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    From the little you have told us here, the first thing that sprung to my mind was... are you layering in a break over the top of your single hit programmed drum line? If not, try layering one in over the top and cutting the low end off the break and stretching key points in the break to line up with your programmed drum samples. Even if it is really quiet in the mix, it will ultimately hold the tempo of the drums and the song.

    If this isn't what you mean... then the question is simply too complex to answer. Drum line creation is nearly as complex as the rest of the whole song. You could write a book about just rolls and fills... maybe give us a little more info on how you are creating your drums as this will help us see the issue more clearly.

    Peace
     
  17. subprime

    subprime Dysjoint

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    That's just how I know it, short for auxillary send/ return. Like you'd send the initial drum bus to an fx channel (distortion/reverb) and then send all these back to one (master) bus. I don't know all these other daws, I don't do torrents.

    Like t-leaf said it's not the bussing that's important but I just find this set-up easier. Gives me control over all the individual levels, the wet levels, and the master level.

    The main part I guess was the layering of a saturated or overdriven layer with the slight reverb layer and melding these together with the dry layer to get a bit more punch.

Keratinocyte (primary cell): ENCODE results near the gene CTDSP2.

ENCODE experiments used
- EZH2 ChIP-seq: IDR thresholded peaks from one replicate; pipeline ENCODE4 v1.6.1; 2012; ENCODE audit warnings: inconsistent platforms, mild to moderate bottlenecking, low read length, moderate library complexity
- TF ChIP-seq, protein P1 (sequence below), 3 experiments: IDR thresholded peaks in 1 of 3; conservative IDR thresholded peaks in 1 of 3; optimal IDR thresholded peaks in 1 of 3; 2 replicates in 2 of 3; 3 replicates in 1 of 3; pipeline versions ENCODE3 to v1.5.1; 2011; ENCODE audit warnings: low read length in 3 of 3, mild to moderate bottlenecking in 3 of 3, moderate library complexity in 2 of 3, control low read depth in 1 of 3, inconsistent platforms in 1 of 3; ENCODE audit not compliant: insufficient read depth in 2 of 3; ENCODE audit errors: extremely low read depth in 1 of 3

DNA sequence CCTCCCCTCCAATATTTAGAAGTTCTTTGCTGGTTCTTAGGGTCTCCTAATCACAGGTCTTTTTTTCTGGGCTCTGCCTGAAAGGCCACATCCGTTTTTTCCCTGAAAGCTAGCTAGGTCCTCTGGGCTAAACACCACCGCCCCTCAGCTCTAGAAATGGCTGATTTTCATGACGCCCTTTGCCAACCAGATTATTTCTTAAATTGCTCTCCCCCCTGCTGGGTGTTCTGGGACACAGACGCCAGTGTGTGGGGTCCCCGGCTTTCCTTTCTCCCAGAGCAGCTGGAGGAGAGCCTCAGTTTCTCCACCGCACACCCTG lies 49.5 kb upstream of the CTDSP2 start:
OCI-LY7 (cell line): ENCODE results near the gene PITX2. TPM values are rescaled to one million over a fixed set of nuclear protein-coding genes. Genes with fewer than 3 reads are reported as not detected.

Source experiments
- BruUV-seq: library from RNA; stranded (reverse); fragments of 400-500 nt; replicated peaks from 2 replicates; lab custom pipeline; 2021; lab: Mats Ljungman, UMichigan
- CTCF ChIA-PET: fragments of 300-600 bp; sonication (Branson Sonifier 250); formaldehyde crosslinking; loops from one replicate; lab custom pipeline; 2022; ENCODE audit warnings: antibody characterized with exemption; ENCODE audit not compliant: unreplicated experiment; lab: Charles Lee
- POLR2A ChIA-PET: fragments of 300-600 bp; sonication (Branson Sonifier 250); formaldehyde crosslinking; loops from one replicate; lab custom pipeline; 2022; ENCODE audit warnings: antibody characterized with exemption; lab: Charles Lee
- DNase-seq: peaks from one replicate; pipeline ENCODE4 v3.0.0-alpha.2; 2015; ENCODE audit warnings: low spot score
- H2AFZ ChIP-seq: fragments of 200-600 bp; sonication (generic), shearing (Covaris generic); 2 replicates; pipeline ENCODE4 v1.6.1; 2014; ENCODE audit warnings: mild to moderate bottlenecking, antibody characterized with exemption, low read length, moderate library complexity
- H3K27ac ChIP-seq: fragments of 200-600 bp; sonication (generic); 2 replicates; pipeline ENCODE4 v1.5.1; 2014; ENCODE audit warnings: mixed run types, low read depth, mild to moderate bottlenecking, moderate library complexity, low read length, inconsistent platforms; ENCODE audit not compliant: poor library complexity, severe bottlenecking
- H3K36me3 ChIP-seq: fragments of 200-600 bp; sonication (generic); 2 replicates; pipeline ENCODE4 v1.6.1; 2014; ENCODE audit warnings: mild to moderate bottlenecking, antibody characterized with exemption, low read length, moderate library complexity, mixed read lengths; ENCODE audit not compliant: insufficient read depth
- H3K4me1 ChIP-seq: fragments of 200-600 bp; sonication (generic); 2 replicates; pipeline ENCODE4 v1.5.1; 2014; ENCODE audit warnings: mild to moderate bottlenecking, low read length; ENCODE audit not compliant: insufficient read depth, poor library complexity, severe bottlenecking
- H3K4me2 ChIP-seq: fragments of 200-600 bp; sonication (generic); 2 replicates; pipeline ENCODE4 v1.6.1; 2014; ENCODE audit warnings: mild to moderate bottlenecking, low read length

18. subprime

    subprime Dysjoint

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    Woah there batman? Didn't I hear you say that resampling was a waste of time? Or am I confusing you with something or other him?
     
  19. DJPancake

    DJPancake NEW NAME IS DJ INCLINED

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    ignore me, i have low self esteem and no friends, had no girl friends my entire life and can't make music to save my life.

    i think imma delete my account soon anyways.
     
    Last edited: Sep 13, 2010
  20. Phat_Sam

    Phat_Sam Well-Known Member

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    Wow... depressing. Mate... don't worry, you get better as you practise.

    Chill your beans. Stick with dnb forum and we'll make you're troubles drift away :)

    YOU CAN DO ITTTTT!
    [​IMG]